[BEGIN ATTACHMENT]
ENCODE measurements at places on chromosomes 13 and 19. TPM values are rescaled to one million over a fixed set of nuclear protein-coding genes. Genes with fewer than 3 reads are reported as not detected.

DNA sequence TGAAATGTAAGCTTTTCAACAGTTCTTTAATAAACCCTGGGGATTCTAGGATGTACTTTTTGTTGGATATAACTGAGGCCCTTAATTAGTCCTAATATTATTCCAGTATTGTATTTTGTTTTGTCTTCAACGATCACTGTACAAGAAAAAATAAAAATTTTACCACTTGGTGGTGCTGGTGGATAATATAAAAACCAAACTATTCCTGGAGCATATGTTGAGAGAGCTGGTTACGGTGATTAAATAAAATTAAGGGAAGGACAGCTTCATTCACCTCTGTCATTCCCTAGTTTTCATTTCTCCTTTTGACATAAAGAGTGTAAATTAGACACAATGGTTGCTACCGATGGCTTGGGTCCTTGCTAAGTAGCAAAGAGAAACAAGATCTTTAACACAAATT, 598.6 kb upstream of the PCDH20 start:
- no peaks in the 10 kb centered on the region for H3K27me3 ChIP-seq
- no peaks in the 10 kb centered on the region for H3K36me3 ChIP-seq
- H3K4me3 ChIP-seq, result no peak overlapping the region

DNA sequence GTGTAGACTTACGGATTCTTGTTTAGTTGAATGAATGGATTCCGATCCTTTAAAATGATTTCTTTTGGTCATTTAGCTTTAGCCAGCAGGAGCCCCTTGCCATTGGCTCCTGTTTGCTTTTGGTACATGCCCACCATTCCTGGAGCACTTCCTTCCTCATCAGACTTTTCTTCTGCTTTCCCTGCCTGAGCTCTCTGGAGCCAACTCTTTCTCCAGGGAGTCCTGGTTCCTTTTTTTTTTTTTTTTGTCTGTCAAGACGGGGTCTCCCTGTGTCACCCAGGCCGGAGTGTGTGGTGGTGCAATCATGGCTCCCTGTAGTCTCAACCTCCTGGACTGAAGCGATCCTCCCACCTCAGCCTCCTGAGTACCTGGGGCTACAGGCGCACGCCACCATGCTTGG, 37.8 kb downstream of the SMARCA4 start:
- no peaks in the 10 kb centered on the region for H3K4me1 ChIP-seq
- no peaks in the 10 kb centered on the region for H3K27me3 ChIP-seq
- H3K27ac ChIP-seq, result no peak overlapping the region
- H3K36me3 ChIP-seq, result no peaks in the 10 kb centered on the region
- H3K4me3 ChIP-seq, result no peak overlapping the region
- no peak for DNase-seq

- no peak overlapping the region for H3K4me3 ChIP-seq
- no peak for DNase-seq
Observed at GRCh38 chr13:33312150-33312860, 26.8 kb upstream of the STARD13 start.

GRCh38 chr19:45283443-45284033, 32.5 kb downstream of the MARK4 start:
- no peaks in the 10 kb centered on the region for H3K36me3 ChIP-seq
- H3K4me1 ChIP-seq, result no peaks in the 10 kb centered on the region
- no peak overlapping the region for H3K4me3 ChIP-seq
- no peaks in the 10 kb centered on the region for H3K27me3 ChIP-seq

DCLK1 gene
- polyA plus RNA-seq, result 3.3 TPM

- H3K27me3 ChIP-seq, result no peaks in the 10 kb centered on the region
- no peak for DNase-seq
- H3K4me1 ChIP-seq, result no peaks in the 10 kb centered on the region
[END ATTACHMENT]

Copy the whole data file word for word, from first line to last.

ENCODE measurements at places on chromosomes 13 and 19. TPM values are rescaled to one million over a fixed set of nuclear protein-coding genes. Genes with fewer than 3 reads are reported as not detected.

DNA sequence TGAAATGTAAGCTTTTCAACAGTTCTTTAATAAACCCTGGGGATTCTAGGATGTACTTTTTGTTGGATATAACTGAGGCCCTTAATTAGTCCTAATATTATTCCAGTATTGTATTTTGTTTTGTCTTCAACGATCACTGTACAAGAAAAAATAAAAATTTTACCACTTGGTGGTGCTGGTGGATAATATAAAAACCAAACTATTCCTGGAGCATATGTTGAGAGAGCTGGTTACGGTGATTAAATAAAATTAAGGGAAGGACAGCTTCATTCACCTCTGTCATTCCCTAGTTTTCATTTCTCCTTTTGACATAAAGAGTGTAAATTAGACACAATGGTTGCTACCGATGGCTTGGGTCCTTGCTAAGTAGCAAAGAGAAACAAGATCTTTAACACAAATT, 598.6 kb upstream of the PCDH20 start:
- no peaks in the 10 kb centered on the region for H3K27me3 ChIP-seq
- no peaks in the 10 kb centered on the region for H3K36me3 ChIP-seq
- H3K4me3 ChIP-seq, result no peak overlapping the region

DNA sequence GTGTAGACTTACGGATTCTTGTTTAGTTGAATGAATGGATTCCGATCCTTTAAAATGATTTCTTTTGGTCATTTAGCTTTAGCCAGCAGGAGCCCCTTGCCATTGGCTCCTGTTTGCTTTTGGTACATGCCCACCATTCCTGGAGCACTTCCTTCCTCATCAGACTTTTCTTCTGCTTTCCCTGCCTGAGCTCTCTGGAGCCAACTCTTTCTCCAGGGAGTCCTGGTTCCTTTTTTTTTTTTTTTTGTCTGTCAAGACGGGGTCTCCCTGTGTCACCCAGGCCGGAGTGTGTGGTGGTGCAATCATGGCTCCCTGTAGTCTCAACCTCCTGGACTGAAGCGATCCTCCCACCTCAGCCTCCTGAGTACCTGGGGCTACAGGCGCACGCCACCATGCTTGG, 37.8 kb downstream of the SMARCA4 start:
- no peaks in the 10 kb centered on the region for H3K4me1 ChIP-seq
- no peaks in the 10 kb centered on the region for H3K27me3 ChIP-seq
- H3K27ac ChIP-seq, result no peak overlapping the region
- H3K36me3 ChIP-seq, result no peaks in the 10 kb centered on the region
- H3K4me3 ChIP-seq, result no peak overlapping the region
- no peak for DNase-seq

- no peak overlapping the region for H3K4me3 ChIP-seq
- no peak for DNase-seq
Observed at GRCh38 chr13:33312150-33312860, 26.8 kb upstream of the STARD13 start.

GRCh38 chr19:45283443-45284033, 32.5 kb downstream of the MARK4 start:
- no peaks in the 10 kb centered on the region for H3K36me3 ChIP-seq
- H3K4me1 ChIP-seq, result no peaks in the 10 kb centered on the region
- no peak overlapping the region for H3K4me3 ChIP-seq
- no peaks in the 10 kb centered on the region for H3K27me3 ChIP-seq

DCLK1 gene
- polyA plus RNA-seq, result 3.3 TPM

- H3K27me3 ChIP-seq, result no peaks in the 10 kb centered on the region
- no peak for DNase-seq
- H3K4me1 ChIP-seq, result no peaks in the 10 kb centered on the region